At the time of the Manitou Station encounter with Mr. Young, caution also defined her approach to dating. Her work had landed her in a precarious position. “When you run a nonprofit, you’re constantly trying to fund raise to make sure you can continue with the work that’s meaningful to you,” she said. “It can be hard to be fully present in a relationship.” Though she had felt a tug of curiosity about Mr. Young, it had been easily dismissed for that reason. “I remember thinking he was very handsome. But I didn’t want to push it.”
At the same time, Mr. Young had been harboring regret about the woman who walked away from him at the Union Square subway station on June 23, 2019. As he continued his ride home to Bedford-Stuyvesant, Brooklyn, he chided himself for his reticence.
“I wasn’t brave enough in the moment,” said Mr. Young, also 38, who has worked as a photographer for magazines including Wired and Time, and for the fashion line Tibi. “I remember sitting on the subway being so mad at myself, and then walking home that Sunday afternoon being so bummed, like, ‘Now I’m all alone. What did I have to lose?’”
Mr. Young grew up in Minneapolis with an older sister, Julie Taggart, and his mother, Barbara Iverson, the retired president of the financial services industry practice at Weber Shandwick, a public relations firm, and his father, Douglas Young, the retired chief executive of Endura Financial, a credit union. He graduated from Brooks Institute of Photography in Santa Barbara, Calif., after an adolescent struggle to find a career path.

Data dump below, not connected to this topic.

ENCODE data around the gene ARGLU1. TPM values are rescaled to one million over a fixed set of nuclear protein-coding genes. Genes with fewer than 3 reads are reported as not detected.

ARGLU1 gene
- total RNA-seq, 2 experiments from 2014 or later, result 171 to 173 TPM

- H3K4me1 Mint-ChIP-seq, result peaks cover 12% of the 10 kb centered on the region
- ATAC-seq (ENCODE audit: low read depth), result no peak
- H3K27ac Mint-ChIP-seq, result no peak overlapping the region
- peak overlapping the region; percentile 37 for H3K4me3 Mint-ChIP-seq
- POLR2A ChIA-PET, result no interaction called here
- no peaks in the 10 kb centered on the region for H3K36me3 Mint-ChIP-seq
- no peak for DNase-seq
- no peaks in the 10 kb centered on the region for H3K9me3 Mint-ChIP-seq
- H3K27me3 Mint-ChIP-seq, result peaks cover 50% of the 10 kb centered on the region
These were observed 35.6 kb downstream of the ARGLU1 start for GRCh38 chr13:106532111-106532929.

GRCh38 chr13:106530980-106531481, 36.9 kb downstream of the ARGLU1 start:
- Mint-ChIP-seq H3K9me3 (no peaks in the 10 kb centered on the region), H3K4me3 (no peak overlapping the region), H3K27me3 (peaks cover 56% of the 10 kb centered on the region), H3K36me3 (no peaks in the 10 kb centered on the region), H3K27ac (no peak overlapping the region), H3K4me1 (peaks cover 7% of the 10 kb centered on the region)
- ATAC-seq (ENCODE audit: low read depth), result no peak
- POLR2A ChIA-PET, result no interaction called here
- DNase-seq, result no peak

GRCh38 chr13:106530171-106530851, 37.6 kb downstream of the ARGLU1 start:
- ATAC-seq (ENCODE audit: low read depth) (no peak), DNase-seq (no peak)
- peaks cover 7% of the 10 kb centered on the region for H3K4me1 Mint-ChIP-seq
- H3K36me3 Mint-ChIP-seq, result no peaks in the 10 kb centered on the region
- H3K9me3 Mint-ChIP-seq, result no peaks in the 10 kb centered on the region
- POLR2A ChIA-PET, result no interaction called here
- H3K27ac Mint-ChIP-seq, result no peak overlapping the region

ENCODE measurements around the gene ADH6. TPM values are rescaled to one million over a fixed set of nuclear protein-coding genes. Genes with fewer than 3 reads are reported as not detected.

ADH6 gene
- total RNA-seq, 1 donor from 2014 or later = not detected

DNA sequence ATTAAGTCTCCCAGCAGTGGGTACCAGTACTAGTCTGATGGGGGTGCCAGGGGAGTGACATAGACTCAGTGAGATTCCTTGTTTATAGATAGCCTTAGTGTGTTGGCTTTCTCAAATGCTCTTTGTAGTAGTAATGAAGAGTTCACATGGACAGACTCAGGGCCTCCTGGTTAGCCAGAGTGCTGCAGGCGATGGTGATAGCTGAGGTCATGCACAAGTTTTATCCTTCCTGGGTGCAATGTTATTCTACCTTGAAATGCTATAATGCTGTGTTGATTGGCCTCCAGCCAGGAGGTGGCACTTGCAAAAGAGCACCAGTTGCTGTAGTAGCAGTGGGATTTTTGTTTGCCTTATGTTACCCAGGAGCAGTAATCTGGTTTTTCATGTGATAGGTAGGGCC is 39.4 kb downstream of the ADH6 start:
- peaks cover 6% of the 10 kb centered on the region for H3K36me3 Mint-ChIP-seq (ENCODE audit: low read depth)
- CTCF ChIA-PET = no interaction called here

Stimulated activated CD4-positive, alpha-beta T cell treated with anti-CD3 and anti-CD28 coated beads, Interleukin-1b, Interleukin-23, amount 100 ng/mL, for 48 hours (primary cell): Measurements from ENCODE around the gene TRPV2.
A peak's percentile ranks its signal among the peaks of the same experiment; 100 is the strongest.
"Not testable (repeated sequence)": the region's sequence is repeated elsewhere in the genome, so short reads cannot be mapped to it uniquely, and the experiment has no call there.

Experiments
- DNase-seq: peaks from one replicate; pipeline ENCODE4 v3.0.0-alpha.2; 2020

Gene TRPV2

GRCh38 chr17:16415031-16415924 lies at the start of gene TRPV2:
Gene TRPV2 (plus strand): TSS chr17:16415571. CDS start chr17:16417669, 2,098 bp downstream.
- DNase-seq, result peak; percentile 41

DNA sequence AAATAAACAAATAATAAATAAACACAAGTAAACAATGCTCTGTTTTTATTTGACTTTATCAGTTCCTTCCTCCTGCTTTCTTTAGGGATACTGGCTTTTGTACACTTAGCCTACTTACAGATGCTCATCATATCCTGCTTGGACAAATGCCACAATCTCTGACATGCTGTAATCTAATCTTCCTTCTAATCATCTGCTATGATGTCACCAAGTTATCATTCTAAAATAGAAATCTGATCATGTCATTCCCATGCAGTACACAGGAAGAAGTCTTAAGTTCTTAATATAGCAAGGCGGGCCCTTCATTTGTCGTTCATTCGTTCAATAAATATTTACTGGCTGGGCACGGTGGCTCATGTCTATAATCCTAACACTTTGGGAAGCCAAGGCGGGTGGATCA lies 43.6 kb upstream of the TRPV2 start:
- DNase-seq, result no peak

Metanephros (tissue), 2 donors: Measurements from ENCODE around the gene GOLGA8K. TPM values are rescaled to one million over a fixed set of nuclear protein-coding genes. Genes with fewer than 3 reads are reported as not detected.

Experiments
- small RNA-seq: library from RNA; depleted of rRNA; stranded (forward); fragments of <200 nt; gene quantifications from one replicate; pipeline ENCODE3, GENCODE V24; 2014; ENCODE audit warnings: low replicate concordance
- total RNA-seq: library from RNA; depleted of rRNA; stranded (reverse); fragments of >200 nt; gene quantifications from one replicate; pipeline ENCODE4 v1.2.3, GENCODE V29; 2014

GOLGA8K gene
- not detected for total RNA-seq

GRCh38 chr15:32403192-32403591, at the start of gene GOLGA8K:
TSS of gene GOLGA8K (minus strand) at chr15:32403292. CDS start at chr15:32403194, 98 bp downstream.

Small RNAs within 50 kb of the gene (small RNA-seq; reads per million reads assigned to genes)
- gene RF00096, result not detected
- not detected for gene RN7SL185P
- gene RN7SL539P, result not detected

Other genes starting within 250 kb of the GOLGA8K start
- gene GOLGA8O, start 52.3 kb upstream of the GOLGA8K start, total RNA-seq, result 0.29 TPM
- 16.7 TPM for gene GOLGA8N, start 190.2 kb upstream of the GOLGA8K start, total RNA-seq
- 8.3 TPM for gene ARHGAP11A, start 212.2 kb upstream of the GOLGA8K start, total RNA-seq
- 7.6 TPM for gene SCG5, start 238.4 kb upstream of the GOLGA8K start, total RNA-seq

“When Sara was being discovered as a model, I was getting my first job at McDonald’s,” he said. His parents also pushed education. “But I didn’t have the bandwidth for it. To be honest, my No. 1 priority was hanging out with friends. I was very social.”
His friendliness has been an asset on the far-flung photo essay projects he assigns himself each year, which have taken him to places including Alaska and Japan. “I’ll think of an idea and go cover it, then come back and find a magazine or newspaper to publish it,” he said. This fall, he will begin a master’s degree in journalism at Columbia.
Neither Mr. Young nor Ms. Ziff has ever married. Both describe themselves as serial monogamists. When he met Ms. Ziff at the train station, Mr. Young was looking for his next girlfriend on dating apps. Reluctantly. “I had been single for a while too, and I went through phases where I really wanted to meet somebody,” he said. “But at 37, which is how old I was when I met Sara, you go out on these dates, and you can tell right away it’s not the right person. With Sara, I remember there was this nice feeling.”
When they matched on Hinge last October, he nearly dropped his phone. “I was so happy,” he said. Ms. Ziff had only recently posted her profile at the urging of friends who convinced her she shouldn’t give up on dating. Mr. Young introduced himself through the app: “This may be a little creepy,” he wrote, “but I’m almost positive we’ve already met.”
Their first date, on Oct. 29, was at Malatesta Trattoria in the West Village. The chemistry they felt on the train resurfaced instantly. Within weeks, he was riding his bike to the West Village regularly for dinner dates in Manhattan, and Ms. Ziff and her rescue dog, Tillie, were commuting to Bed-Stuy for home-cooked dinners.
“That was one of the nice things for me, because I don’t have much of a kitchen,” she said. “That’s when the nesting started. We became homebodies together.” By Christmas, Ms. Ziff had agreed to spend the holidays in Palm Springs, Calif., where Mr. Young’s parents have a winter home. “I thought it was a bold move on my part, because we stayed for eight days.”